Student response to school reopening


Image courtesy of BHUSD.


Kate Kotlyar staff writer

Karely Molina Martinez staff writer

BHUSD announced that BHHS and BVMS are on track to return to in-person learning on April 8. While the majority of students do not want to return to school, overall, students share mixed feelings about the ability to return to campus. 

On March 9, LA county reached an adjusted case rate of 5.2 per 100,000 people, making it safe for high school and middle school to reopen. In a Highlights survey sent to the Beverly student body, which received 237 replies, 62.4% of students said they do not want to return to campus for hybrid learning, 24.9% want to return and 12.7% have no preference. 

Junior Emma Maurer does not plan to return to school because she does “not feel safe” due to COVID-19. She believes that the return to campus should only be done for the “betterment” of both the students and faculty. 

“I hope that [the return] is done in a manner because the district thinks we really should be back, not because they’re getting pressure from parents and not because they’re getting money if they go back at a certain time,” Maurer said. 

Similarly, junior Jessica Smiler does not plan to return because of the “huge risk factor.”

“I feel like just because cases are lowering and people are getting vaccinated, doesn’t mean [we should] get back into the swing of things because I feel like if we do that, then it’ll just counteract,” Smiler said. “I don’t trust people our age––I’ve seen Snapchat, people are partying with no masks like it’s nothing.”

Additionally, senior Erika Butler and sophomore Sima Arslan are concerned for their safety. Arslan does not want to return until most students are able to be vaccinated. While the Pfizer vaccine is approved for ages 16 and older, as of right now, Los Angeles County will only administer the vaccine to people aged 16-64 if they have severe health conditions, along with the previously approved groups. 

Because she is a “social person,” junior Nicole Kimele wants to return to school. 

“I’d like to return because I feel like my grades have been going down because of the lack of the social aspect. So, that’s my main reason for wanting to go back,” Kimele said. 

Like Kimele, junior Eli Ramer and sophomore Miles Kottler feel that going back to school will help facilitate a more effective learning environment. 

“I feel like being in person as opposed to online is just a better learning environment, it makes you feel more of a school environment than just being online. It helps me focus more and just to pay more attention,” Kottler said. 

On the other hand, junior Lea Ankri is worried that returning to school will add “unnecessary stress” and her grades will drop, especially with AP exams approaching. 

“I’m not quite fond of the idea of rushing back to school primarily because AP exams are coming up. It’s going to be a lot of pressure like going back to school and having to change the way we study and throw us off track,” Ankri said. “I’m scared that I’m going to feel so behind, that I’m gonna be so stressed out and that I’m not going to do well.”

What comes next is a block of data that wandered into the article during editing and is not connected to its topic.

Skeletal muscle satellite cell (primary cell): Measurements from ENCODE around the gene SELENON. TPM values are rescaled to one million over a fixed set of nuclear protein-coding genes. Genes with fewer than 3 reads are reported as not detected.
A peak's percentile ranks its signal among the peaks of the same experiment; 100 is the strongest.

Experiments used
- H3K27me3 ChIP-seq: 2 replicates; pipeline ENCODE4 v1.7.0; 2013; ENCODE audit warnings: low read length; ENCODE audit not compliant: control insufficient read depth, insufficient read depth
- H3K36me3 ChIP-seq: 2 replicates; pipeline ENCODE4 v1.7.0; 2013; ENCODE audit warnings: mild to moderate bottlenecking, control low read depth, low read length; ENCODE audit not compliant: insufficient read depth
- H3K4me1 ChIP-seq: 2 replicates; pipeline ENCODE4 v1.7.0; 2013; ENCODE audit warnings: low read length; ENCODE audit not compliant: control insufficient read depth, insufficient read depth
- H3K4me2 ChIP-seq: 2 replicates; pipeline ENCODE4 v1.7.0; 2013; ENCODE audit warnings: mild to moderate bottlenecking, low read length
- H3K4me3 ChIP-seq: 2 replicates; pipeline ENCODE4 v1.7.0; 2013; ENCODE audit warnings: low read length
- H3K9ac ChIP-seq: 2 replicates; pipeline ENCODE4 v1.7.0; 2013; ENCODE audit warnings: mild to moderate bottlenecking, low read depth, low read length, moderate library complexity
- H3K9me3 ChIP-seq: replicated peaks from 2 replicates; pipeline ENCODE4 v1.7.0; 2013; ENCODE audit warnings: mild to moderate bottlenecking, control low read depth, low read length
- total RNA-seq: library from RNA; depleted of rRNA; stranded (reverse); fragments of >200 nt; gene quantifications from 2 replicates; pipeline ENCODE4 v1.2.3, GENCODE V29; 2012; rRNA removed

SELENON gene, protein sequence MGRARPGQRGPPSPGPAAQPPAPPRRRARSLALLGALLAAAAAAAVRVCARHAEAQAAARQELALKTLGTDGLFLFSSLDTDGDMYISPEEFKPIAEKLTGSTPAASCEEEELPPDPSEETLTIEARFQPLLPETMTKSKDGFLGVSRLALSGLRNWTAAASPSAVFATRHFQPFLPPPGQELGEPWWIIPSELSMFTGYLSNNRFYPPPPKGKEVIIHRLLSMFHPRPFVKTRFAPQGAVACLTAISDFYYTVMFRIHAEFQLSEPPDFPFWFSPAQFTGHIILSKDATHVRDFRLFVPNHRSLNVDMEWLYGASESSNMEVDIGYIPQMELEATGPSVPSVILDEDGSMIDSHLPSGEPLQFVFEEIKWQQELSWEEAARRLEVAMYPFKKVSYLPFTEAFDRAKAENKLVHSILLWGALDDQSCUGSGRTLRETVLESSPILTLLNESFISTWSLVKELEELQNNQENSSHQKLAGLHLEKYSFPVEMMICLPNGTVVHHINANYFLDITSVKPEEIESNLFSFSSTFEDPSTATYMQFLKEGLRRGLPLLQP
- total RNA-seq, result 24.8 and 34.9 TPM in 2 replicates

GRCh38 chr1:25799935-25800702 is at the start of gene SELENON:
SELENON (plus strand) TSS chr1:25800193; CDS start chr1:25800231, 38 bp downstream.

Junior Kate Lewis feels similarly to Ankri. Her “biggest concern” upon returning will be balancing school work. 

“I don’t know how, in the past, I balanced school along with doing a lot of other extracurriculars. When I’m at home, I’m able to do other things and be more active with writing and pursue a lot of things that I wasn’t able to do [in person],” Lewis said. “So, if we went back to school, I’d have to cut back on all those other things, which would suck.”

Senior Ava Dadvand wants to return because she “really want[s]” to see her teachers and be able to socialize with them outside of class time. 

“I really prioritize good relationships with my teachers and I miss not being able to just chat with my teachers at lunch or right after class. I’ve been doing weekly office hours with Dr. [Steven] Rubinstein just to chat about whatever because he has time, but for my other teachers, like Ms. [Catherine] Pincu, [they] don’t have time to do those meetings. So, there’s not really any social interaction beyond our lectures,” Dadvand said. “I just really want to see my teachers and have them see me before I graduate.”

Although Smiler does not plan to return, she still believes that it would be “nice” to meet teachers and form personal connections with them. 

“It’ll be nice to meet the teachers in person because, for junior year, you’re supposed to build connections with your teachers…and have them write you the recommendation letter––most of us haven’t even met half our teachers,” Smiler said.

According to the survey, 70% of students want to return in August for the next school year. Five out of 10 of the interviewed students said that they felt the plan to return felt rushed and they would prefer to return to school the following year. 

“I think the whole thing is being rushed. I don’t understand the point of coming back before August when we don’t have that much school left. It’s just gonna throw us all for a loop that we’re not ready for, from sleep schedules being all whacked…and also learning how to be a person again and get ready and walk all over the school, [it’s] crazy after a year of just sitting inside,” Maurer said. “I think that we can need this summer to reintegrate ourselves into everyday society because things will loosen up a little bit and we can see people. I just think it feels like it’s a rushed thing that most people that I’ve talked to, don’t want to happen.”